While in Barbados, it really is worth taking a day out to Tour Barbados and see the true beauty of the island; and to see the dramatic change in scenery between the west and east coasts.
You may wish to go on an organised tour either in a 4×4, which will take you places that a normal vehicle couldn’t go, or you may like to hire a car and drive yourself along the 100 miles of coastline.
Either way, it a great day out.
Starting from the airport, you can visit the British Airways Concorde G-BOAE, or Alpha Echo, now housed in a state-of-the-art exhibition centre adjacent to the Grantley Adams International Airport. Learn about flight’s intriguing pre-history: discover how supersonic aviation was conceived, and get a special insight into the history of aviation in Barbados, which dates back to 1913. Once you’ve walked up the red-carpeted stairs and into the aircraft, relax into the seats and watch a short video showing what it was like to fly aboard this legendary plane.
After this tour, take the ABC highway heading westward and at the Henry Forde roundabout make a right turn. Follow this road and take the right side of the Y junction and you will come upon Barbados Ocean Park (30 seconds away). Barbados Ocean Park is a unique Marine Aquarium set in beautiful gardens filled with lush tropical flowering plants and vegetation much of which are indicative of beach front or seaside gardens.
Ocean Park is a self guided experience and offers educational and interactive talks and demonstrations throughout the day, which is ideal for a family outing.
After the Ocean Park tour follow your steps backwards for 30 seconds and you will return to the Henry Forde roundabout – go straight at this roundabout and follow the winding road all the way till you reach Oistins fishing town (max. 5 minutes).
Once at Oistins, you will be on the south coast and you can drive along the coastline heading towards Bridgetown, where you will see Bajan Roots & Rhythms, a spectacular dinner show held on Wednesday and Friday evenings, where you will hear a live steel band and be entertained with colourful dancing giving the history and heritage of Barbados.
Also on the south coast main road – Highway 7, just on from St Lawrence Gap, you will find the Graeme Hall Nature Sanctuary where Green Monkeys and tropical birds are abundant.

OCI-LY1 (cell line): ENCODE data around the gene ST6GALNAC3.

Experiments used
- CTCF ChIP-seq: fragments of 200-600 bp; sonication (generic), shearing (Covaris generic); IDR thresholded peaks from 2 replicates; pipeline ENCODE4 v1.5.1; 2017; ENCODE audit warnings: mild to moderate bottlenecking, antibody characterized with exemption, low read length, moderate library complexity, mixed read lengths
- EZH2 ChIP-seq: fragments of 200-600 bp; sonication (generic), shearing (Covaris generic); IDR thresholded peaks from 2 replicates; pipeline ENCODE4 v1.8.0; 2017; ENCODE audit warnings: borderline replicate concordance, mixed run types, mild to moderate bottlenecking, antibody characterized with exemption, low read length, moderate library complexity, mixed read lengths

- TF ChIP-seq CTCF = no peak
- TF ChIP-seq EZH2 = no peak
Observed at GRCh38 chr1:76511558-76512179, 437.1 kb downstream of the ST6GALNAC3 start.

On your left you will see Worthing Beach or Sandy Beach as it is better known. It is beautiful for swimming here as the reef causes a calm pond.
On your right you will the Roti Den – a roti is a local favourite in Barbados, originally it came from east India, and has now been adopted as a local dish. It is a wrap filled with curried chicken or beef. They are very tasty and worth a try.
Further along the south coast main road you will see Zafran, a very good Indian restaurant, Indian restaurants are limited in Barbados, but if you feel the urge for curry then here is your best bet.
Moving along you will next see Berts Bar, which has recently been refurbished and it a great place to catch some sporting action, they also do a fantastic pizza.
Following on you will see Patisserie Flindt, which makes excellent pastries, sandwiches and salads, visiting here is always a treat! Next door you have Bubba’s Sports Bar, which is fully air-conditioned and has a large restaurant serving all types of food.
As you drive around the island, you will see numerous Chefette restaurants; it is the Barbadian equivalent of McDonalds. Barbados being one of the only places in the world where McDonalds failed and closed down! Chefette sell a variety of tasty burgers, chicken, pizza and other take away foods. Whilst on the island try something from Chefette and you will realise that they have managed to make fast food very tasty!
On your left is Accra Beach, a lovely white sandy bay with plenty of room for peace and quiet.
If you fancy trying your hand at surfing, then stop at Dread or Dead, a surf shop on the right hand side of the road. They rent surfboards, bicycles and have a great range of surfing attire. They also give lessons and there is a bar to relax and plan your surfing adventure.
As you continue along this south coast road you will next come to the historic Garrison area, where you will find George Washington House. Barbados was the only foreign country that George Washington ever visited and so to commemorate his visit in 1751, the house in which he stayed has been refurbished.
On your left here is Drill Hall Beach, which is excellent for surfing.
Moving into Bridgetown, go over the bridge and take the one-way system that takes you behind Broad Street. On your right you will see Cheapside Market, which was the former railway terminal.
Keep straight on this road and you will come to the harbour at the end of the road, with the Pelican Art & Crafts facility on your right. Here you will find a number of boutiques specialising in locally made leather, pottery, and clothing, it is an ideal stop to get those holiday gifts.
Turning right just before the harbour, you will see the Cigar Company; they welcome visitors and are proud of the Royal Barbados Cigar and the Sam Lord’s Cigar.
As you come to the end of this road you will reach the Elsie Payne roundabout, and see the Harbour Master tall ship and the Atlantis Submarine, both of which make excellent excursions.
At the traffic lights, look to your right where you will see Kensington Oval where the ICC Cricket World Cup finals were held in the West Indies in 2007.
Turing left at the traffic lights will bring you onto Spring Garden Highway, and on your left you will see the working flourmills of Bajan Pride.
When you reach the end of the highway you will find yourself at the Frank Worrell roundabout, go straight over here on to Walmer Lodge, this starts your tour of the west coast.